Wednesday, 4 May 2016

Fifth Reel Lives Film Fiesta


News Archive

Tuesday, 3 May 2016

NUI Galway was awarded the ‘Postgraduate Course of the Year in Science Award’ at the national gradireland Graduate Recruitment Awards 2016 which took place in Dublin last week. This year, the prize was awarded for the University’s MSc in Biotechnology. Judges commented on evolving nature of the well-established MSc in Biotechnology programme by stating that despite the course being around since 1981, it is a strong course that keeps evolving with deep-rooted industry links, comprehensive content and a great reputation. The NUI Galway MSc Biotechnology programme is the longest running course of its kind in Ireland and it continues to be the most up-to-date programme in the country. This postgraduate programme is highly regarded nationally and internationally as a programme through which students develop the skills, knowledge and experience required for a successful career in biotechnology. Graduates of the MSc Biotechnology programme are essential for Ireland’s smart economy that has at its core exemplary research, innovation and commercialisation. Potential applicants interested in applying to participate in the MSc in Biotechnology can contact Dr Mary Ní Fhlathartaigh at mary.nifhlathartaigh@nuigalway.ie for more details. -Ends-

Friday, 29 April 2016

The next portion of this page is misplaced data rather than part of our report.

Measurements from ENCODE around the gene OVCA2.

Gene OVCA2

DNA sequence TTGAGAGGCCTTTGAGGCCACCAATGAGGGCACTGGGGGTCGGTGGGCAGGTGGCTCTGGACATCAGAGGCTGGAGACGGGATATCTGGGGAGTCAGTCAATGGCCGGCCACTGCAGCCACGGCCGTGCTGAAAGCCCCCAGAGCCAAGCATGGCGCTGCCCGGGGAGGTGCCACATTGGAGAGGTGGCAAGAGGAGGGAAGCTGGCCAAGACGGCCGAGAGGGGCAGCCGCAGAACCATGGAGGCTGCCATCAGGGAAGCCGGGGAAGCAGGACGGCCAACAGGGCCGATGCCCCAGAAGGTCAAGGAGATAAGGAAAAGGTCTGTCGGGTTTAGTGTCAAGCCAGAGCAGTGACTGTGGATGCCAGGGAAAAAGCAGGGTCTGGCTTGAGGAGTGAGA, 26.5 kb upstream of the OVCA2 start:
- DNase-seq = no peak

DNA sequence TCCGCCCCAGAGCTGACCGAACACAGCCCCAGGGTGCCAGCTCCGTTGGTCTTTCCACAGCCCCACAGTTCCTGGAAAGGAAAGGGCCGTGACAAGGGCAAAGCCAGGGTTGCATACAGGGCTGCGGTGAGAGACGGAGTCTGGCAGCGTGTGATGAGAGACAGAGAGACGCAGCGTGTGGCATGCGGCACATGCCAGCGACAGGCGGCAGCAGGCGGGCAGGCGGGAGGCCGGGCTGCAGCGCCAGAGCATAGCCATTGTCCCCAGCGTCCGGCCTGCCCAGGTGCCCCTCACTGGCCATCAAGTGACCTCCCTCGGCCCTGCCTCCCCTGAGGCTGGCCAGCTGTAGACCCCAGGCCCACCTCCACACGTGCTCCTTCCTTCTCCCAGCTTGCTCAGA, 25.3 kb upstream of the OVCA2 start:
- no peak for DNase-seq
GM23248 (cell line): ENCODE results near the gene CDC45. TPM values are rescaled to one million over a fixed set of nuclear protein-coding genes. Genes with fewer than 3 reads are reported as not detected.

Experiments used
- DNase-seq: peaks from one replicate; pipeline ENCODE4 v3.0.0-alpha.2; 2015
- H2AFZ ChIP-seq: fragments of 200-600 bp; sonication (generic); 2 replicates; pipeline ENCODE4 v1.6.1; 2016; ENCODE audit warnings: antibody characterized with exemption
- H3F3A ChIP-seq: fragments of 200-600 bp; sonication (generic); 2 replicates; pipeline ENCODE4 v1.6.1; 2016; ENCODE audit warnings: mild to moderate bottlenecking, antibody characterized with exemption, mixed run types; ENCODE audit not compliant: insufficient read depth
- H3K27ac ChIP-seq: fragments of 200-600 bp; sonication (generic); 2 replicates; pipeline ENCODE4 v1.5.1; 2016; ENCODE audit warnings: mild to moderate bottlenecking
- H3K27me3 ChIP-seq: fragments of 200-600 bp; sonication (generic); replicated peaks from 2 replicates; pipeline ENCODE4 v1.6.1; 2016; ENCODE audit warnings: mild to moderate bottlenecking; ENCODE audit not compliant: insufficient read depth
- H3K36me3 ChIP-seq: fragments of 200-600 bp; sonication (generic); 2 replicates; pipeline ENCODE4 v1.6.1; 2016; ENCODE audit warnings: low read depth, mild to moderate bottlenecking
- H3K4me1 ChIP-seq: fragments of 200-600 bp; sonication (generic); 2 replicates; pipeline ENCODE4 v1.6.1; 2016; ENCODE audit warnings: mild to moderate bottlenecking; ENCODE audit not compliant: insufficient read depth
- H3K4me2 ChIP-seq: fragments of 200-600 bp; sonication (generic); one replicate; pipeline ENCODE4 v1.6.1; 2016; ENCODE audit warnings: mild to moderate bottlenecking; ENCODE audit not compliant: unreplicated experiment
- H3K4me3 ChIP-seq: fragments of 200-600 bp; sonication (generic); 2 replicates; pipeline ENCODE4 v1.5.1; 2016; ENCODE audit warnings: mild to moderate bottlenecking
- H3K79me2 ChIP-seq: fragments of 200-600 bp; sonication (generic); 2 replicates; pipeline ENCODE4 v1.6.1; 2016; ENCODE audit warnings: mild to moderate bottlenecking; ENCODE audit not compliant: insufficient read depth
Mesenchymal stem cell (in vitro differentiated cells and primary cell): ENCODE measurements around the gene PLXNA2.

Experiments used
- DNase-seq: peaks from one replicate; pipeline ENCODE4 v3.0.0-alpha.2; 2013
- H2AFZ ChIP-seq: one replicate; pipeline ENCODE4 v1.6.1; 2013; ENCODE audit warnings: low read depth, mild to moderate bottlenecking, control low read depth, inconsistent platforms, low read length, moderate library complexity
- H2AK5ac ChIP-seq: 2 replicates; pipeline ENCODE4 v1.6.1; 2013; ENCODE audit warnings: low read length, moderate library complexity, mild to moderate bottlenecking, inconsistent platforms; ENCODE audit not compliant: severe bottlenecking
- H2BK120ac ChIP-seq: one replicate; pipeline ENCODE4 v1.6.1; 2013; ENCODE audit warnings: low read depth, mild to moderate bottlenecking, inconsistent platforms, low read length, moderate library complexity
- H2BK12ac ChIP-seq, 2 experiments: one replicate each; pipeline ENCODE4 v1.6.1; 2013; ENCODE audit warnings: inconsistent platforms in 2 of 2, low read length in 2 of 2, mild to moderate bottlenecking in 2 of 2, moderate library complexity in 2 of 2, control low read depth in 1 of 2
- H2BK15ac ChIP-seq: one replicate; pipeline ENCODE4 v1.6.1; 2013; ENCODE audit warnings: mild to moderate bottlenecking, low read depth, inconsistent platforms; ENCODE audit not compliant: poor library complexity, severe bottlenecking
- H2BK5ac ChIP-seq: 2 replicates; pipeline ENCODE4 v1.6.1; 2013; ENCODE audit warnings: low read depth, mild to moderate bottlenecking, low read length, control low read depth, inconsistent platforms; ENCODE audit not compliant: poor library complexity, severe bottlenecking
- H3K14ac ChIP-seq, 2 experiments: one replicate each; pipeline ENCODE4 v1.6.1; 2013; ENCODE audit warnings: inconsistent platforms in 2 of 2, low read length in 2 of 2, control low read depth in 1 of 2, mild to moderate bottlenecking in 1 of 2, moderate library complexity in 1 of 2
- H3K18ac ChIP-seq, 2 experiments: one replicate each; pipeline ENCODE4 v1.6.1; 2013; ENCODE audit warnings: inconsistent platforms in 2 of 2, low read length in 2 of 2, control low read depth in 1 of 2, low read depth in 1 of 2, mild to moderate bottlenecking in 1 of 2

NUI Galway research study discovers the partial or complete suppression of an individual’s immune system following major surgery can lead to post-surgical mortality Scientists at NUI Galway completed a research study which has revealed that post-traumatic immunosuppression (PTI) is one of the leading causes of post-surgical mortality and makes patients vulnerable to hospital-acquired infections, multiple organ failure and many other complications. The study was published today (29 April) in the international journal Clinical & Translational Immunology by Nature Publishing Group. Lead author of the study, Professor Rhodri Ceredig, Director of the National Centre for Biomedical Engineering Science at NUI Galway, said: “An evolutionarily sophisticated and balanced immune system exists in our body whose equilibrium can be altered by different physical, environmental or psychological stresses. Trauma, including major surgery and accidental injury, leads to post-traumatic immunosuppression (PTI) increasing a patient’s vulnerability to hospital-acquired infections. Florence Nightingale initially raised this question during the Crimean War and great efforts were then made to improve hospital hygiene. Although sanitation has been improved in hospitals, an equivalent phenomenon of post-traumatic deaths from systemic infections persists to this day. ” Professor Ceredig added, “More and more new infections are still threatening major trauma patients. An important question remains, ‘why do wounded patients acquire systemic infections even in a hygienic environment?’ Research over the past two decades suggests that following trauma, a patient’s immune system is imbalanced, thereby increasing their vulnerability to acquired infections. However, the underlying mechanisms of PTI are poorly defined and as yet, there are no universally accepted treatments. Our study, carried out by Dr Md. Nahidul Islam at NUI Galway in collaboration with Professor Benjamin Bradley of the University of Bristol, used total knee replacement surgery as a model of sterile surgical trauma.” At sites of tissue damage, whether it be following major surgery or accidental injury, many bioactive molecules are produced. These molecules include so-called ‘danger’ signals expressed by damaged cells that in turn stimulate production by local, undamaged, cells of very potent, soluble hormone-like molecules. Some of these molecules dampen, whereas others stimulate inflammation. It is thought the overall purpose of these early local events is to create an environment favourable to tissue healing. However, some of the molecules produced locally enter the blood stream and have effects on distant organs such as the liver, brain and organs of the immune system. The overall effect of these is to dampen immune responses thereby rendering the patient more susceptible to oportunistic infections. The origin of such infections can be either external or internal, for example from an imbalance of gut bacteria or failure of the body to control low-grade infection. In some respects, the profile of bioactive molecules circulating in the blood following sterile surgical intervention can resemble that seen in the early stages of serious bacteriological infections. Hospital-acquired infections and their treatments pose a huge economic burden on healthcare services and are a cause of serious morbidity and even mortality. One key finding of this study was that additional research is necessary in order to be able to distinguish immunosuppression following sterile trauma from that seen in the early stages of non-sterile infection, thereby providing guidelines for the initiation of appropriate treatments. This study was supported by Science Foundation Ireland, the Irish Research Council and North Bristol NHS Trust. To read the full study in Clinical & Translational Immunology visit: http://www.nature.com/cti/journal/v5/n4/full/cti201613a.html ENDS